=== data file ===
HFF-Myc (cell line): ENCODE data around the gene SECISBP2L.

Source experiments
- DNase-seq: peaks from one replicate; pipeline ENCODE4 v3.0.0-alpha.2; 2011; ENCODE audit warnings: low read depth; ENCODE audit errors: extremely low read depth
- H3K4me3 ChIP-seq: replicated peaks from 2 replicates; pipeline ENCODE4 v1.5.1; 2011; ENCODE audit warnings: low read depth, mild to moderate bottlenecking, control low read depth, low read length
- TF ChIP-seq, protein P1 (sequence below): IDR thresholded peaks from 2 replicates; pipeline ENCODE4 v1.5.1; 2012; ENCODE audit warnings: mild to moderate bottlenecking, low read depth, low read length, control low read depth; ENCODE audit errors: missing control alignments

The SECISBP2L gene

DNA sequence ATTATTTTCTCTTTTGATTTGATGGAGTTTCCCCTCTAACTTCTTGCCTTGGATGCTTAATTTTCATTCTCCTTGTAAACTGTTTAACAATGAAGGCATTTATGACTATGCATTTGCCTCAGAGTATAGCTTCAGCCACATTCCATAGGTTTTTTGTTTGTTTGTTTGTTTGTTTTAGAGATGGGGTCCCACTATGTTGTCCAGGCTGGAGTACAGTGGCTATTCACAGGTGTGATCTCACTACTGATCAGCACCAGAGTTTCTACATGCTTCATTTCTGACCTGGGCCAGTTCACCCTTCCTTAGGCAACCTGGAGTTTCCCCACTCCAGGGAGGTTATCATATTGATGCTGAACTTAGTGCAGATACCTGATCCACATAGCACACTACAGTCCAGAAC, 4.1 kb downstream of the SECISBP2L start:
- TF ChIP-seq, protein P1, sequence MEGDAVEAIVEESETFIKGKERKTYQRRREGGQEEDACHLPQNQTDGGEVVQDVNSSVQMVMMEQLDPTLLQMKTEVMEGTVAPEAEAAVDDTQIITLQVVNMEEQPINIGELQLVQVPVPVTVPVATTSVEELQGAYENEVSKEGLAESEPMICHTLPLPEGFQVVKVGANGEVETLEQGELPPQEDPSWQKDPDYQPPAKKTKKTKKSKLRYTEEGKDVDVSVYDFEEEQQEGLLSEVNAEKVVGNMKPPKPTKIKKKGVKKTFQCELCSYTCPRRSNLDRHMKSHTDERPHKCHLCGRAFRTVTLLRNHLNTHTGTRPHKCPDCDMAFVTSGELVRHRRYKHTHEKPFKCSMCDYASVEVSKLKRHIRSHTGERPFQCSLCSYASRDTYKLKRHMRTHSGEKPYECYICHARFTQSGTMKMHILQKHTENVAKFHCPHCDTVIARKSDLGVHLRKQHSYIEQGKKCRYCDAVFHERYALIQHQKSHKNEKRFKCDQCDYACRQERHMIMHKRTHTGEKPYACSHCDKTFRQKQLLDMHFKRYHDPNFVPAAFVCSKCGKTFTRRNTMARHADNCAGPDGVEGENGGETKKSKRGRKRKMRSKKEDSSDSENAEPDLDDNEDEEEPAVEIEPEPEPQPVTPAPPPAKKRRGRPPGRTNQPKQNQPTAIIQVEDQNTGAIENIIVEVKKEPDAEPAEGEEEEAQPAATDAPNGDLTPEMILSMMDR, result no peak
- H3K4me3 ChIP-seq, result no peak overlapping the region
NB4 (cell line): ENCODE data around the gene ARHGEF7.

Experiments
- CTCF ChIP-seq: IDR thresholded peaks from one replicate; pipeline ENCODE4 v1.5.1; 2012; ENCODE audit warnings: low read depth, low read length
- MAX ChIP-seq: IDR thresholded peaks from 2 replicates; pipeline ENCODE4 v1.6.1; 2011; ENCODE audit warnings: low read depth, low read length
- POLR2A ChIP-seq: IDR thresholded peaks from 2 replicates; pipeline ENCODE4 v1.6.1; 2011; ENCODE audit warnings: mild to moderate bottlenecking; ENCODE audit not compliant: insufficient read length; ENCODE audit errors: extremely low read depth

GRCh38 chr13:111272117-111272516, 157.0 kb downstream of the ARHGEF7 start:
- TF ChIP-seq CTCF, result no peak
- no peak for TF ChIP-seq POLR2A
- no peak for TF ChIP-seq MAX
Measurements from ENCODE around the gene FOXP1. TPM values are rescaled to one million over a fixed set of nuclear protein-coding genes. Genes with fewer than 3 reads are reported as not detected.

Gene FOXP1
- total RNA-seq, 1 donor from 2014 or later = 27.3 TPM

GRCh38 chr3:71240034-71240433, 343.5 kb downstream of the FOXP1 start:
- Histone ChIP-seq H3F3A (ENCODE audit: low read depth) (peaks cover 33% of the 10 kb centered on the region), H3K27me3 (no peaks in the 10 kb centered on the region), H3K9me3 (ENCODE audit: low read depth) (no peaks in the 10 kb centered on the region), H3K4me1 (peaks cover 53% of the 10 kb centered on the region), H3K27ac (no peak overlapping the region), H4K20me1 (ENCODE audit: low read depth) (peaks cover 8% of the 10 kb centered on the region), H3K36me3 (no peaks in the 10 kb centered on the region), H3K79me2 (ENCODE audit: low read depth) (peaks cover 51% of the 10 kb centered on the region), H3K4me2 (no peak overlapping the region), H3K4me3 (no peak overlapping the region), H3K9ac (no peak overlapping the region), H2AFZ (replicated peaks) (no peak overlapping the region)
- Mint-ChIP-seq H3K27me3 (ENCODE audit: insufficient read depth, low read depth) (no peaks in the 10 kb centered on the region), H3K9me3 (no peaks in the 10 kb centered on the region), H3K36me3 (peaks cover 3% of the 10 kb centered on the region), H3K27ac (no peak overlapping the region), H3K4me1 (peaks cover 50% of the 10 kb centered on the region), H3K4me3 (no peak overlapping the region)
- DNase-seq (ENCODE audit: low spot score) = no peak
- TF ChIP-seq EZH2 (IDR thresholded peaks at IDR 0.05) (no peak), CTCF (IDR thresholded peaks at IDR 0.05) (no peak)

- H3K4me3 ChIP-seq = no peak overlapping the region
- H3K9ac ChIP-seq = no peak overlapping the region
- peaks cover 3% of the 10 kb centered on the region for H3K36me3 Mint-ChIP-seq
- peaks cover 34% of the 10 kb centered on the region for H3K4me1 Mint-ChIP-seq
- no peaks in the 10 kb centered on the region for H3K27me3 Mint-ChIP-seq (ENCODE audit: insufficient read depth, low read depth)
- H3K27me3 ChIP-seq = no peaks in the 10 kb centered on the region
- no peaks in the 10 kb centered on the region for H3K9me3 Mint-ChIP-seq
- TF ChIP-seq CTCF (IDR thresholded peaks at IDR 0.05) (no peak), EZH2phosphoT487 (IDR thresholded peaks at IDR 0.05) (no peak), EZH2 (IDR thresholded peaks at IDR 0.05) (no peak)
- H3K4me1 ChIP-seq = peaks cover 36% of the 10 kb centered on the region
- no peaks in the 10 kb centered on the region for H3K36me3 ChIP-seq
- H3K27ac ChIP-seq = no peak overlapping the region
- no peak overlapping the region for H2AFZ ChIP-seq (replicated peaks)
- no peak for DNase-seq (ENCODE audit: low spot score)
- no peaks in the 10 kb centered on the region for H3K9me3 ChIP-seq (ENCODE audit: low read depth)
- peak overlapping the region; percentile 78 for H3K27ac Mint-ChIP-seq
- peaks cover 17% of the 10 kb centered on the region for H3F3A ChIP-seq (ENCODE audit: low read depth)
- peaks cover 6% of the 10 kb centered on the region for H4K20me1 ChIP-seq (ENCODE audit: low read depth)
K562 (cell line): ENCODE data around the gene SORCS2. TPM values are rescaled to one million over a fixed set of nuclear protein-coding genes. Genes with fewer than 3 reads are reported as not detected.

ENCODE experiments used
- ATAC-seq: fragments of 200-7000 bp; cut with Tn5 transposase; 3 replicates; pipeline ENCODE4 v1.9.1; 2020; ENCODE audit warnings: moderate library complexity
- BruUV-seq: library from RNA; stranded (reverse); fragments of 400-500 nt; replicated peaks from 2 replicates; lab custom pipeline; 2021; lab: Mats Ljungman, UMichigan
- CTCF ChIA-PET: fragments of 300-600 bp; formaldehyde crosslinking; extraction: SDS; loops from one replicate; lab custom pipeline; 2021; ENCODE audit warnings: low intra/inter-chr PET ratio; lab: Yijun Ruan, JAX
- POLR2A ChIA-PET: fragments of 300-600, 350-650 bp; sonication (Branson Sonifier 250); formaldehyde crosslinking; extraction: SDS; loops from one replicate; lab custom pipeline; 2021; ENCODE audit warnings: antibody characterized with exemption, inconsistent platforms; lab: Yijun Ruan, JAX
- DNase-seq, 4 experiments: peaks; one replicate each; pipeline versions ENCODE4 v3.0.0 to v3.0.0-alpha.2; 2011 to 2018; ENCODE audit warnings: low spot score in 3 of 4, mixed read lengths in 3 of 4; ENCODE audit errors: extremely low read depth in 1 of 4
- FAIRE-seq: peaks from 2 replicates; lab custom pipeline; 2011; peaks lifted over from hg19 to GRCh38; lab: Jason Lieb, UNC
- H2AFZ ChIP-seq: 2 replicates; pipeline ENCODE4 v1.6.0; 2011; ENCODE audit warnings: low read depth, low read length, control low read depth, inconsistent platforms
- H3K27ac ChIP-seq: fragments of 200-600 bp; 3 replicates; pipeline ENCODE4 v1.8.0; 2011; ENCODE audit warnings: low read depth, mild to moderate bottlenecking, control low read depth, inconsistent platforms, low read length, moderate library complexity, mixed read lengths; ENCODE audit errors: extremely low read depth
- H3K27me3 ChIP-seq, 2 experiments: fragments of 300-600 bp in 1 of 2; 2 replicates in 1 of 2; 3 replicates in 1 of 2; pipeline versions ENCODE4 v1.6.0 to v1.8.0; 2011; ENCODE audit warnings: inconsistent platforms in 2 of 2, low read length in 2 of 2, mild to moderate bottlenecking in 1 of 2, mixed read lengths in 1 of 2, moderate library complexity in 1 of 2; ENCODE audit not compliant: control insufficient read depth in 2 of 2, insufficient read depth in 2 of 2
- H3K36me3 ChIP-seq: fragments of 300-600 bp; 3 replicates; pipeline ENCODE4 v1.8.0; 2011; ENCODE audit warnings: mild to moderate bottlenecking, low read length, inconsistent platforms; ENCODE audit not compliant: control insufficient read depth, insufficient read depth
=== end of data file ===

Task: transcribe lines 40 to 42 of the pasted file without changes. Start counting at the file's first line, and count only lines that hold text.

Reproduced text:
- no peaks in the 10 kb centered on the region for H3K9me3 ChIP-seq (ENCODE audit: low read depth)
- peak overlapping the region; percentile 78 for H3K27ac Mint-ChIP-seq
- peaks cover 17% of the 10 kb centered on the region for H3F3A ChIP-seq (ENCODE audit: low read depth)